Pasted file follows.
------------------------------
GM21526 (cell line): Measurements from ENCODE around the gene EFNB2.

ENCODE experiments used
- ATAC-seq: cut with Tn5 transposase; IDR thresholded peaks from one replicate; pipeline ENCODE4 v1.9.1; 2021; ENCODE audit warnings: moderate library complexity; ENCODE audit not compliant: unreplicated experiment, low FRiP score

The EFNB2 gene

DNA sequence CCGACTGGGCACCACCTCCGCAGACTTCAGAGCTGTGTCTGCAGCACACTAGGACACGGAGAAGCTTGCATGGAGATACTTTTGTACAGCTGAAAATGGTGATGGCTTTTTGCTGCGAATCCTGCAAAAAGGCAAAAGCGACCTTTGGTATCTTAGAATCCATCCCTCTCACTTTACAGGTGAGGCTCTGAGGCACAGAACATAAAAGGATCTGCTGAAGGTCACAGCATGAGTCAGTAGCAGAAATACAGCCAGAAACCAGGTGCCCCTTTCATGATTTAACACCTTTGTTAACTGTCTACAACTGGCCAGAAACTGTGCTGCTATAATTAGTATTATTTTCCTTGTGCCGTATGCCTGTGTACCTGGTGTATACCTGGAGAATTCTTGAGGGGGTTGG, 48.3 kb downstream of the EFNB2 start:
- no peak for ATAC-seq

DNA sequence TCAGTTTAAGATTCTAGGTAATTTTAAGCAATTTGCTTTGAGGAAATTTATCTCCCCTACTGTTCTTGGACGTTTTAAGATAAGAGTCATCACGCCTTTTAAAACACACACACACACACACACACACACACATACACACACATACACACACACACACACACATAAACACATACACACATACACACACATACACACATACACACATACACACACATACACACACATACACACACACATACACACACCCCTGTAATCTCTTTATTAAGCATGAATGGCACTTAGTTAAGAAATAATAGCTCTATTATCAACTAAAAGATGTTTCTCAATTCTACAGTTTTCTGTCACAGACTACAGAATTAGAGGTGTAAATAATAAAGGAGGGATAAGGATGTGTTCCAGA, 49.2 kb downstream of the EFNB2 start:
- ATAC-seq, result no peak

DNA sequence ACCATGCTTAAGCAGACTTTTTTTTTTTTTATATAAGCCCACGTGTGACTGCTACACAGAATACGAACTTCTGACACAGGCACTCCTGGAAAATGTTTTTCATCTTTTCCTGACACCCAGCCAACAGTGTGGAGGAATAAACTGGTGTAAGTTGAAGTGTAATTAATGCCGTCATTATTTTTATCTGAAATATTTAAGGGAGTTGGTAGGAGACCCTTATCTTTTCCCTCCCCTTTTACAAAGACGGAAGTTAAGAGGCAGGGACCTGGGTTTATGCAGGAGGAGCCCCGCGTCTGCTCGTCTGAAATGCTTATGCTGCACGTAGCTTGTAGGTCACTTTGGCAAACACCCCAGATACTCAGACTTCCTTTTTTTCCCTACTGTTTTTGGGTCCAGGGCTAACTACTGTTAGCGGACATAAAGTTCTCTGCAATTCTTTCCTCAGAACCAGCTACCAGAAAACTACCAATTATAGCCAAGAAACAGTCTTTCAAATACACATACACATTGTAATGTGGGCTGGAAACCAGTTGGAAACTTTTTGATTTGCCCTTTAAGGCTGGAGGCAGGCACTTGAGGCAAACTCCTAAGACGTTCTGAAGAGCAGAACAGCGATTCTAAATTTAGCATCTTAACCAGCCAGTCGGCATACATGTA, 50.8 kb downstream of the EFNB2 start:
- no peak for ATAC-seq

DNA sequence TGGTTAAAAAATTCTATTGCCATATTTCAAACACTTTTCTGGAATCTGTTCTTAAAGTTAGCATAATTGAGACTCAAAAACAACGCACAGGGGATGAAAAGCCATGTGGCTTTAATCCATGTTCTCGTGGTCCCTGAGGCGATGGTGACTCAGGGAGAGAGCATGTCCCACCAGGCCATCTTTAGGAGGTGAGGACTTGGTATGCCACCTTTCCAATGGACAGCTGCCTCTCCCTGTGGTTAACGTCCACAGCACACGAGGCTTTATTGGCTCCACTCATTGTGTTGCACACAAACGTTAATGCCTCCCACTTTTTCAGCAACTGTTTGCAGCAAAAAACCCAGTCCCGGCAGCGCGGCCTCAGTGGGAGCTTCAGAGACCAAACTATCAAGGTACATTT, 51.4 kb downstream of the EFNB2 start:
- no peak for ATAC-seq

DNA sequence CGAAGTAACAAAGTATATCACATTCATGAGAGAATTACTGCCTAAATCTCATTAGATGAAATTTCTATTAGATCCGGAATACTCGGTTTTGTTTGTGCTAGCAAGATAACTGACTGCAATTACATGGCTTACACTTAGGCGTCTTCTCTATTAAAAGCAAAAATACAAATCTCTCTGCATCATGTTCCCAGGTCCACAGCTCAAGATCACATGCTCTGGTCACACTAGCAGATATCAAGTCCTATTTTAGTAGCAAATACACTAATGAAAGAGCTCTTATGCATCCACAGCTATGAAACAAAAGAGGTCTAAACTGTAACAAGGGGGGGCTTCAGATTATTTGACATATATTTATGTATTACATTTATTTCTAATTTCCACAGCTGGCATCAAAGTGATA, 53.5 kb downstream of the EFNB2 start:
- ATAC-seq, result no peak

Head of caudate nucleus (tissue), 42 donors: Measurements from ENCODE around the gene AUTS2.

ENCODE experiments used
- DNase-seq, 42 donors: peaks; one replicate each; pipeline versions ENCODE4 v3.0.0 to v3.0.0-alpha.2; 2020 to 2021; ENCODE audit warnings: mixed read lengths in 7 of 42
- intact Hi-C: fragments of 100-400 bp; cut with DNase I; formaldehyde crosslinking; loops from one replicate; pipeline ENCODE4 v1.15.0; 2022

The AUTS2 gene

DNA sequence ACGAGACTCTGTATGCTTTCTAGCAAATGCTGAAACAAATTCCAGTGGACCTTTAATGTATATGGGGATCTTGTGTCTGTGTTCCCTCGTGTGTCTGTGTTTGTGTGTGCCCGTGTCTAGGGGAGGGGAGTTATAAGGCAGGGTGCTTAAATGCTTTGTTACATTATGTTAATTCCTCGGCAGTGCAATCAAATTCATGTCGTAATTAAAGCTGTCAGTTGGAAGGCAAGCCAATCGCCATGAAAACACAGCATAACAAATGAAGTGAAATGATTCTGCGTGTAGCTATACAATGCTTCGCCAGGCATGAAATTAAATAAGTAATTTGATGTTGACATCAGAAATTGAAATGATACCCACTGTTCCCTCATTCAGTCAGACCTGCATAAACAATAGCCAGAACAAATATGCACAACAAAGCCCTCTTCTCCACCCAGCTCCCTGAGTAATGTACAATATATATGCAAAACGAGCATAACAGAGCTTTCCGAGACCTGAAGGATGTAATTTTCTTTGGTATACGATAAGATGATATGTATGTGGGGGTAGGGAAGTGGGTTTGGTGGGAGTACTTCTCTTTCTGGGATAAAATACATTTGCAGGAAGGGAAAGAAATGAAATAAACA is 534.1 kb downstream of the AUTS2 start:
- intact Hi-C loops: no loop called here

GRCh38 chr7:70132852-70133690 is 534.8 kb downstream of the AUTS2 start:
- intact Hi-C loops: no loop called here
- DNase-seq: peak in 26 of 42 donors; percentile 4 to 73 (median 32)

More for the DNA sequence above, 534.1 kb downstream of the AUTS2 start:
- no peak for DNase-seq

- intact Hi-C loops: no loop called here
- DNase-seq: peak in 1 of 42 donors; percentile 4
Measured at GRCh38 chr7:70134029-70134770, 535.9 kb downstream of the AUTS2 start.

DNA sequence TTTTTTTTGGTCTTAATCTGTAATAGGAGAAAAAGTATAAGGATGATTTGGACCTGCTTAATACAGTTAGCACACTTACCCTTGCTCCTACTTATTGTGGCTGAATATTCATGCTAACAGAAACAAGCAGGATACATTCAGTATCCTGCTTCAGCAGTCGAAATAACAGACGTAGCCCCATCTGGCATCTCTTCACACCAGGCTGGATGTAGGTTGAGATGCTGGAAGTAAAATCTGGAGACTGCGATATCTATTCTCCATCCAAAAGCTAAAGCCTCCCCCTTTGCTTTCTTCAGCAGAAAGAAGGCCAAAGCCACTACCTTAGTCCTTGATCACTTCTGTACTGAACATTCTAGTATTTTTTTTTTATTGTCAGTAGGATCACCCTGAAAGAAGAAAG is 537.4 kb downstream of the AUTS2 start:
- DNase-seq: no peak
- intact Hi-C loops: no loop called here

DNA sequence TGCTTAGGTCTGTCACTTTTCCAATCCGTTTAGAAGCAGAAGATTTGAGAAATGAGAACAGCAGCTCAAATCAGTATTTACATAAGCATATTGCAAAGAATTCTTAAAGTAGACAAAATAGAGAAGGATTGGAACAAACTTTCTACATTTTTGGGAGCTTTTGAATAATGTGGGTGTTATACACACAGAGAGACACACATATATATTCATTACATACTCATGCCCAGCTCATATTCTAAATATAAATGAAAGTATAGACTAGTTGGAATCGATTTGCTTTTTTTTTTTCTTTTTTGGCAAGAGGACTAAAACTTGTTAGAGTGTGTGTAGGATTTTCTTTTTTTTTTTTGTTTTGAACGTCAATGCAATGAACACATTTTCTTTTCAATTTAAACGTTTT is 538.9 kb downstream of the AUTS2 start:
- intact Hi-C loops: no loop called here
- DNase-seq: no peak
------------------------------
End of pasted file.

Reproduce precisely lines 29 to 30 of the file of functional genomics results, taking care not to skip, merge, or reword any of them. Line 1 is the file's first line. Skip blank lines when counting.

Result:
Measured at GRCh38 chr7:70134029-70134770, 535.9 kb downstream of the AUTS2 start.

DNA sequence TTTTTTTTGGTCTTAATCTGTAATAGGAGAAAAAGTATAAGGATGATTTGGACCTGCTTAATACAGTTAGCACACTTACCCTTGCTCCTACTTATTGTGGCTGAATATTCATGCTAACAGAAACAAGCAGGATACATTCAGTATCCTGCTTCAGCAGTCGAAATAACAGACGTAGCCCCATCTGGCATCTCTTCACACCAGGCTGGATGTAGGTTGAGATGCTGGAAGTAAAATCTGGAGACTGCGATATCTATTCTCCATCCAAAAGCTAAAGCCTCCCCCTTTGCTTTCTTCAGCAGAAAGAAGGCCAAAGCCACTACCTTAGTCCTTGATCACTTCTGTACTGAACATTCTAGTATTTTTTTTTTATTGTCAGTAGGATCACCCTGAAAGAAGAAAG is 537.4 kb downstream of the AUTS2 start: